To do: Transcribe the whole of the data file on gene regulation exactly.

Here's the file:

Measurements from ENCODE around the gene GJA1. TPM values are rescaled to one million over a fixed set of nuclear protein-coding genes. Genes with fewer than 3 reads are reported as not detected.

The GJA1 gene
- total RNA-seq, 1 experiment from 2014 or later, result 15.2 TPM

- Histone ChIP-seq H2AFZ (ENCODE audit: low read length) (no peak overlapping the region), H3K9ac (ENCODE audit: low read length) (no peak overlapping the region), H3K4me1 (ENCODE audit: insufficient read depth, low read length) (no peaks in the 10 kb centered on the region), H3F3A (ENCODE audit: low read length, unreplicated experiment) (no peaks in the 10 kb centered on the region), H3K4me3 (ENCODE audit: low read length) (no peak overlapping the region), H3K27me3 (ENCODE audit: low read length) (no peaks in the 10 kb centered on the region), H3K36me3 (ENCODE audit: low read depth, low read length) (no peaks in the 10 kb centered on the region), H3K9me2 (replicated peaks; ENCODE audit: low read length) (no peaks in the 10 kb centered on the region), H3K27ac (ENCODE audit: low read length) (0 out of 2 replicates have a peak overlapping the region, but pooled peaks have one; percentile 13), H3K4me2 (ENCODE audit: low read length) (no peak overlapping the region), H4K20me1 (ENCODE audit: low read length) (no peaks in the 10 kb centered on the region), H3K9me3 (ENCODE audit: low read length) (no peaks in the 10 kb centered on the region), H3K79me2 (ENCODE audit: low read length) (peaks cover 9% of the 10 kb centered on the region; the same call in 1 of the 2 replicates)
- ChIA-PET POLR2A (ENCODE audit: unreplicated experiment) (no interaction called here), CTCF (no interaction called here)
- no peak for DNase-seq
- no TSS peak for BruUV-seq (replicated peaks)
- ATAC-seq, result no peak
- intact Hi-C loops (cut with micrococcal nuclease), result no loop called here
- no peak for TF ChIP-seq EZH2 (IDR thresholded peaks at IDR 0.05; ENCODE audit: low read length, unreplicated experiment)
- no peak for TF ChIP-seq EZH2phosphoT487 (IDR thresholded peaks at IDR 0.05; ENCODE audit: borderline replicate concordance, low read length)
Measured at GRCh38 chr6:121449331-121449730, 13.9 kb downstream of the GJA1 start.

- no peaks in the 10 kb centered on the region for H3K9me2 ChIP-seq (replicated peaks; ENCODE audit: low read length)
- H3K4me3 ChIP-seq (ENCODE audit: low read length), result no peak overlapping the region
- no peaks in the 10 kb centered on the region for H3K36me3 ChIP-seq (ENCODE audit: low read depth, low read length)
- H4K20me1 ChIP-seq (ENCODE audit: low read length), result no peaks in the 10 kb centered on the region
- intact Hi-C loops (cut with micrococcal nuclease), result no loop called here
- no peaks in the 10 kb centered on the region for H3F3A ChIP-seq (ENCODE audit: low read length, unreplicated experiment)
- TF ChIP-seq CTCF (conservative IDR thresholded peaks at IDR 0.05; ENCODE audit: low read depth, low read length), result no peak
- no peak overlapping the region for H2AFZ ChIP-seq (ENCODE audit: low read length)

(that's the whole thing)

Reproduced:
Measurements from ENCODE around the gene GJA1. TPM values are rescaled to one million over a fixed set of nuclear protein-coding genes. Genes with fewer than 3 reads are reported as not detected.

The GJA1 gene
- total RNA-seq, 1 experiment from 2014 or later, result 15.2 TPM

- Histone ChIP-seq H2AFZ (ENCODE audit: low read length) (no peak overlapping the region), H3K9ac (ENCODE audit: low read length) (no peak overlapping the region), H3K4me1 (ENCODE audit: insufficient read depth, low read length) (no peaks in the 10 kb centered on the region), H3F3A (ENCODE audit: low read length, unreplicated experiment) (no peaks in the 10 kb centered on the region), H3K4me3 (ENCODE audit: low read length) (no peak overlapping the region), H3K27me3 (ENCODE audit: low read length) (no peaks in the 10 kb centered on the region), H3K36me3 (ENCODE audit: low read depth, low read length) (no peaks in the 10 kb centered on the region), H3K9me2 (replicated peaks; ENCODE audit: low read length) (no peaks in the 10 kb centered on the region), H3K27ac (ENCODE audit: low read length) (0 out of 2 replicates have a peak overlapping the region, but pooled peaks have one; percentile 13), H3K4me2 (ENCODE audit: low read length) (no peak overlapping the region), H4K20me1 (ENCODE audit: low read length) (no peaks in the 10 kb centered on the region), H3K9me3 (ENCODE audit: low read length) (no peaks in the 10 kb centered on the region), H3K79me2 (ENCODE audit: low read length) (peaks cover 9% of the 10 kb centered on the region; the same call in 1 of the 2 replicates)
- ChIA-PET POLR2A (ENCODE audit: unreplicated experiment) (no interaction called here), CTCF (no interaction called here)
- no peak for DNase-seq
- no TSS peak for BruUV-seq (replicated peaks)
- ATAC-seq, result no peak
- intact Hi-C loops (cut with micrococcal nuclease), result no loop called here
- no peak for TF ChIP-seq EZH2 (IDR thresholded peaks at IDR 0.05; ENCODE audit: low read length, unreplicated experiment)
- no peak for TF ChIP-seq EZH2phosphoT487 (IDR thresholded peaks at IDR 0.05; ENCODE audit: borderline replicate concordance, low read length)
Measured at GRCh38 chr6:121449331-121449730, 13.9 kb downstream of the GJA1 start.

- no peaks in the 10 kb centered on the region for H3K9me2 ChIP-seq (replicated peaks; ENCODE audit: low read length)
- H3K4me3 ChIP-seq (ENCODE audit: low read length), result no peak overlapping the region
- no peaks in the 10 kb centered on the region for H3K36me3 ChIP-seq (ENCODE audit: low read depth, low read length)
- H4K20me1 ChIP-seq (ENCODE audit: low read length), result no peaks in the 10 kb centered on the region
- intact Hi-C loops (cut with micrococcal nuclease), result no loop called here
- no peaks in the 10 kb centered on the region for H3F3A ChIP-seq (ENCODE audit: low read length, unreplicated experiment)
- TF ChIP-seq CTCF (conservative IDR thresholded peaks at IDR 0.05; ENCODE audit: low read depth, low read length), result no peak
- no peak overlapping the region for H2AFZ ChIP-seq (ENCODE audit: low read length)